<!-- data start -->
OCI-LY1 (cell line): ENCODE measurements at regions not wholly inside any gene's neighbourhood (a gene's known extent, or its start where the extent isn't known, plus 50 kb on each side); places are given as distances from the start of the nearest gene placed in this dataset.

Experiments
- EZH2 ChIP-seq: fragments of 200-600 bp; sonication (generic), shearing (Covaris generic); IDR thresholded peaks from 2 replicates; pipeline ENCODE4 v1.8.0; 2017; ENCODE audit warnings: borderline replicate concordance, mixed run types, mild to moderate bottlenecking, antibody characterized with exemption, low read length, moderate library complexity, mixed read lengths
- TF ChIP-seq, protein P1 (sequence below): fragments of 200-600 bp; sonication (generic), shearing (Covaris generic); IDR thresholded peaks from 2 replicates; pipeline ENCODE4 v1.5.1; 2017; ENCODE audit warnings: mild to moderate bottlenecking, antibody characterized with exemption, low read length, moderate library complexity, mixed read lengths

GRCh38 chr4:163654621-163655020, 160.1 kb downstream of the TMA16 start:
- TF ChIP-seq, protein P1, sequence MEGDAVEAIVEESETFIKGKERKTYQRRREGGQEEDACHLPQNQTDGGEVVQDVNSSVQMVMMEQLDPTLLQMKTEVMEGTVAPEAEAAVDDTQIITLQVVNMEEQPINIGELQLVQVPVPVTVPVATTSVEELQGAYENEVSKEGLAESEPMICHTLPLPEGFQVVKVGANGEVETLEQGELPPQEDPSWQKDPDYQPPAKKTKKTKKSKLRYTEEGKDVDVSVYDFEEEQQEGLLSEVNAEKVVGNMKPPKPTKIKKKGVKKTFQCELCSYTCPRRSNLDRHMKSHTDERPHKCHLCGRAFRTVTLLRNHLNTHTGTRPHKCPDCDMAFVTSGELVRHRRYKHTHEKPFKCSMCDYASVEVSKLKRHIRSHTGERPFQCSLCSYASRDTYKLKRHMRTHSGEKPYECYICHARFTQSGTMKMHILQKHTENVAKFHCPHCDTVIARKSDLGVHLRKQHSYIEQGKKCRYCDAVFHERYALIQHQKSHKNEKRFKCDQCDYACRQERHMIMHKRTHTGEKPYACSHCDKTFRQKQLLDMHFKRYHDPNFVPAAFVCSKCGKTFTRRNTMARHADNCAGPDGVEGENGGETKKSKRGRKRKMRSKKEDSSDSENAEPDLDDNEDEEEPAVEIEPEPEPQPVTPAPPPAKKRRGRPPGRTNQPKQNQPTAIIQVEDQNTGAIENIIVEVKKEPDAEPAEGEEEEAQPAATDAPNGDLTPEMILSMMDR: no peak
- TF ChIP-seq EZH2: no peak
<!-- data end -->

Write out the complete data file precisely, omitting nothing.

OCI-LY1 (cell line): ENCODE measurements at regions not wholly inside any gene's neighbourhood (a gene's known extent, or its start where the extent isn't known, plus 50 kb on each side); places are given as distances from the start of the nearest gene placed in this dataset.

Experiments
- EZH2 ChIP-seq: fragments of 200-600 bp; sonication (generic), shearing (Covaris generic); IDR thresholded peaks from 2 replicates; pipeline ENCODE4 v1.8.0; 2017; ENCODE audit warnings: borderline replicate concordance, mixed run types, mild to moderate bottlenecking, antibody characterized with exemption, low read length, moderate library complexity, mixed read lengths
- TF ChIP-seq, protein P1 (sequence below): fragments of 200-600 bp; sonication (generic), shearing (Covaris generic); IDR thresholded peaks from 2 replicates; pipeline ENCODE4 v1.5.1; 2017; ENCODE audit warnings: mild to moderate bottlenecking, antibody characterized with exemption, low read length, moderate library complexity, mixed read lengths

GRCh38 chr4:163654621-163655020, 160.1 kb downstream of the TMA16 start:
- TF ChIP-seq, protein P1, sequence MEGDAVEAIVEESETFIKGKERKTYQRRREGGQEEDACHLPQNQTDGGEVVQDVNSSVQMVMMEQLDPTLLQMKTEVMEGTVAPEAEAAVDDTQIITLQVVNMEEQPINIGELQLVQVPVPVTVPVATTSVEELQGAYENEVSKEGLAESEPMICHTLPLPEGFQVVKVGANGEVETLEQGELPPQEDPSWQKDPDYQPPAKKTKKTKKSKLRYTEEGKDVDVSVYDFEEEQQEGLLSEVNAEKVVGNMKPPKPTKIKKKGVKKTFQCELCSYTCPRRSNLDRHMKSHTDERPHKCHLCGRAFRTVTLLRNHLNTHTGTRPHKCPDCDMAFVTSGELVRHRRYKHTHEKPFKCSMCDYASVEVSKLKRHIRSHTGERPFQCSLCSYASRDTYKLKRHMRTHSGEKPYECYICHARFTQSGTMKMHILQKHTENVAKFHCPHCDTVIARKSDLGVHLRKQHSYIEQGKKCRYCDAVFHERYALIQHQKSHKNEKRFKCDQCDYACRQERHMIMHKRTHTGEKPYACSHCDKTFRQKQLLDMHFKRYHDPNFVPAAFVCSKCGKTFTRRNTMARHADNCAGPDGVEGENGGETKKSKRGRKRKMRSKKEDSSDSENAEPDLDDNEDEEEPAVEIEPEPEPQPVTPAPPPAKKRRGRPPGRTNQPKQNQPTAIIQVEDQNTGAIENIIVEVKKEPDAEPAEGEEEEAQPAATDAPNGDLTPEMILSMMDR: no peak
- TF ChIP-seq EZH2: no peak